Grown-Up Languages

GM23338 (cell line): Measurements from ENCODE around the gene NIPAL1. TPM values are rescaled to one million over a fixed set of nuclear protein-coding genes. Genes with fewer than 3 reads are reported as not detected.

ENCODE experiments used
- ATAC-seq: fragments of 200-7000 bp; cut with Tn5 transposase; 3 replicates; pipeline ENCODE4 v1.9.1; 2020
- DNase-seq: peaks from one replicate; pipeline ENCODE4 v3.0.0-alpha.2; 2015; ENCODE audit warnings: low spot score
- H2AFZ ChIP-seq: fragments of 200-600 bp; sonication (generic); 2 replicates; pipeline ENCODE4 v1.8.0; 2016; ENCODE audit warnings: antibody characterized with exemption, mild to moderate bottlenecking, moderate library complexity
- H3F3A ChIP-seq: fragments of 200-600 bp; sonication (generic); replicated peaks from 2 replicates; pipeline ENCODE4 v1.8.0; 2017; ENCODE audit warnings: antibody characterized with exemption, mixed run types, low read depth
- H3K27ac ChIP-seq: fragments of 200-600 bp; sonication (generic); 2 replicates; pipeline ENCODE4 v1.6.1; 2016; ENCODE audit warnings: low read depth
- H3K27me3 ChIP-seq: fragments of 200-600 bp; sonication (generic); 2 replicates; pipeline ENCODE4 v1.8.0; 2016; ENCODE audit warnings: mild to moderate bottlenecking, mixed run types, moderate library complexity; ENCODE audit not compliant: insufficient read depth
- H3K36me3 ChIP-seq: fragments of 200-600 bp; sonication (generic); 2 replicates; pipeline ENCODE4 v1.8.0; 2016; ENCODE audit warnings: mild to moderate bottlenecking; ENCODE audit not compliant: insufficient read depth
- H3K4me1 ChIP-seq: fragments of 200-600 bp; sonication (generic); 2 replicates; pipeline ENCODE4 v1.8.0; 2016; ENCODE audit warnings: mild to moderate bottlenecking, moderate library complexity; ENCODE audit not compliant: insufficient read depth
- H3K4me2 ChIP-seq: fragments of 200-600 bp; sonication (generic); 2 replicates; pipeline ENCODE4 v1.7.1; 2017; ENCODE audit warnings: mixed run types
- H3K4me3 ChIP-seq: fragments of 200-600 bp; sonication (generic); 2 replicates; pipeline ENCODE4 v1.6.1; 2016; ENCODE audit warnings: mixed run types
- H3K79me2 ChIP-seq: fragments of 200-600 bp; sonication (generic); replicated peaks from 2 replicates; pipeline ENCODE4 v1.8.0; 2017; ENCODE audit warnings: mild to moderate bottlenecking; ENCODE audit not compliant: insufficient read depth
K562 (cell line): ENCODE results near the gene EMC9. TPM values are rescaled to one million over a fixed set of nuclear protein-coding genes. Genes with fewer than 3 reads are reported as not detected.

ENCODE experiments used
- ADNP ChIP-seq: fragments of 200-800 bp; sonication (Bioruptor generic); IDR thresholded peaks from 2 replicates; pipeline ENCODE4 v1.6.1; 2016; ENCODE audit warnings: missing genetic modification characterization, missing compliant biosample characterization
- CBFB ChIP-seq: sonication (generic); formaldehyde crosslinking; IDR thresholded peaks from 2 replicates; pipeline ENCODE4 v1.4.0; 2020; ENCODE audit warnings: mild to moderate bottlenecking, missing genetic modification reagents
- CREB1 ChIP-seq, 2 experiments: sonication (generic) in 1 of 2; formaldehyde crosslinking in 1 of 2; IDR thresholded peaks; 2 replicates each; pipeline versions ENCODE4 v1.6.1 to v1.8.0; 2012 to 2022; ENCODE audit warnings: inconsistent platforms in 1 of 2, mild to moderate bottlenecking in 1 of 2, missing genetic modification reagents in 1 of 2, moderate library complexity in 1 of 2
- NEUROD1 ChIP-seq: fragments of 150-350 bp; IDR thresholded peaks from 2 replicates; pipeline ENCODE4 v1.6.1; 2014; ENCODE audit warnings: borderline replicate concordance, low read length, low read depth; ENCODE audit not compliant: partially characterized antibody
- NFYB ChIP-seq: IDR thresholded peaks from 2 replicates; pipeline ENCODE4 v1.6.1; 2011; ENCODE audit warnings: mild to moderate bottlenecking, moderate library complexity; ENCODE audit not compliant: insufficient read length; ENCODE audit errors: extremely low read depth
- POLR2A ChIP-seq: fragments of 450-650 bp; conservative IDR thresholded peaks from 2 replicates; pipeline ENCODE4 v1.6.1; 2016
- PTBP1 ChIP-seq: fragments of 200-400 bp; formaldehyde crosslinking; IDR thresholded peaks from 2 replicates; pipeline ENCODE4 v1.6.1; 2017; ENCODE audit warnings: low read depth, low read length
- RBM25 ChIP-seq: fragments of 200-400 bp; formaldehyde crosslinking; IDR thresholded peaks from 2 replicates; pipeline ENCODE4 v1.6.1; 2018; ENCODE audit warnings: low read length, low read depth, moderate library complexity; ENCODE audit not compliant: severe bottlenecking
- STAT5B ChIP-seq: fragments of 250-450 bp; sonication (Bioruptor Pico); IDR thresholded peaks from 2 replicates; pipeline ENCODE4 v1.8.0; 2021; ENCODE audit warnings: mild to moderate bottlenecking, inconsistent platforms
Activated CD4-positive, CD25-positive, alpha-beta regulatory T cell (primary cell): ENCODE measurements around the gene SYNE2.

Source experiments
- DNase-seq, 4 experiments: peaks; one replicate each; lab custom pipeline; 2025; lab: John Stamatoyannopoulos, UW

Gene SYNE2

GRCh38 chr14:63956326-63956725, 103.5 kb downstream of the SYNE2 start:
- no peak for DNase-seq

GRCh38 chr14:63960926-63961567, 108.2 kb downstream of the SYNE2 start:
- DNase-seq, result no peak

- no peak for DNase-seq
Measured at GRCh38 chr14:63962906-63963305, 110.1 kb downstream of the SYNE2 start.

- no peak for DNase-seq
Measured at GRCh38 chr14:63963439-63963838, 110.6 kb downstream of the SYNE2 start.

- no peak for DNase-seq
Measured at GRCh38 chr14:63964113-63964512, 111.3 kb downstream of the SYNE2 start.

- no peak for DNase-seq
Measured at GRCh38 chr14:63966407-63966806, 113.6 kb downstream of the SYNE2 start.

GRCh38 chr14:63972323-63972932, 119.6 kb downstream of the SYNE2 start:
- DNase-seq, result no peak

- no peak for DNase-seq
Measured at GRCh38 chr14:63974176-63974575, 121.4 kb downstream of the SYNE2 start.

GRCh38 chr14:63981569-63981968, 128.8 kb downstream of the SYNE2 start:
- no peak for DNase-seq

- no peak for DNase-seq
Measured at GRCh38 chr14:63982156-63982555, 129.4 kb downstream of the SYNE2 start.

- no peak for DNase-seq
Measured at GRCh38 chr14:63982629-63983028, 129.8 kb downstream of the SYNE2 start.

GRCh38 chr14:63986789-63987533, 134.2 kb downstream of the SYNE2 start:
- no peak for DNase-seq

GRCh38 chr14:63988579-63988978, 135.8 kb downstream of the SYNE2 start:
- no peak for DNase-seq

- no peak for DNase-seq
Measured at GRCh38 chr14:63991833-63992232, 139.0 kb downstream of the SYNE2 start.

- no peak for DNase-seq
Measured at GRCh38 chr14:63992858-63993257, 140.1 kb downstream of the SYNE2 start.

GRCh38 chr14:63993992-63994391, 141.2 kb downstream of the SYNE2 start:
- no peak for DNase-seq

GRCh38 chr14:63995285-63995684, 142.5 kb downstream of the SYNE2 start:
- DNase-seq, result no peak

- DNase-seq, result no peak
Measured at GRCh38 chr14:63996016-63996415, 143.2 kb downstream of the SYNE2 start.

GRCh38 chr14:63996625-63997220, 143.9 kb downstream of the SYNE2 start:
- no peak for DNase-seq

A few days ago, after browsing the Coffeescript docs and examples, I tweeted, "I will take your new language seriously when you have a symbolic debugger for it. For it, not for the C/JavaScript/whatever it compiles to." So what exactly did I mean by that? Well, a debugger is a program that lets you watch and control another program. (If you've never used one, have a look at this 6-minute video.) Instead of staring at your code, trying to figure out why it's broken, or adding 'print' statements left and right to display values, debuggers let you stop the program at any point and look at the values, or tell the program to execute one line at a time so that you can see which "if/else" branches it's taking, what parameters are being passed to function calls, and so on. Debuggers make programming much less painful and much more productive, but a lot of students never pick up the habit of using one. Personally, I think this is because teachers have never figured out how to put questions about using debuggers on mid-terms: most computer science programs don't have an equivalent of the "lab exams" that are common in chemistry and biology, and if students are never examined on their ability to do things the right way, they never have to climb the learning curve. But that's just a guess, and tangential to the main point of this post. What I really want to talk about is languages like Coffeescript, and why I won't use them. If I write a program in C, Java, Python, or Javascript, it is translated into instructions for some kind of machine (either real hardware, in the case of C, or a virtual machine in the case of the other three). When that program runs, the debugger can match up the source code of the program and the instructions that are being executed, so that when I say, "Go to the next line," the debugger can do what I ask. These debuggers are WYSIWYG: the code I wrote (i.e., the code that's in my mind) and the operations and data that I'm debugging, line up neatly. But if I write a program in Coffeescript, it isn't executed directly. Instead, it is translated into Javascript, and then that is what's run. If I want to debug that Javascript, I can, but I didn't write it: a computer program did. Yes, the bits and pieces of that Javascript correspond to my Coffeescript, but the match is not obvious, and may not even be one-to-one. It's as if I wrote a contract in English in terms of Ontario law, then had to defend it in court in French under Quebec law. Without near-expert understanding of how the one translates to the other, it's hard or impossible for people to reverse engineer what the debugger is showing them and figure out which bits of the code they actually wrote needs to change. I first ran into this problem in the 1980s, when the C++ compiler I was working with translated my object-oriented programs into a tangle of strangely-named C functions for me to compile and run. After a while, I figured out that if the error was in XX_@_YY_@@_ZZ, I should look for a method called XX.YY taking a parameter of type ZZ, but the C that implemented overloaded operators was ugly enough that I never really wrapped my head around it. Debuggers eventually appeared that could handle C++ "in source", and I'm sure that if Coffeescript proves popular, a native debugger for it will appear as well. 'Til then, as much as I prefer its syntax to Javascript's, I will (regretfully) turn away...
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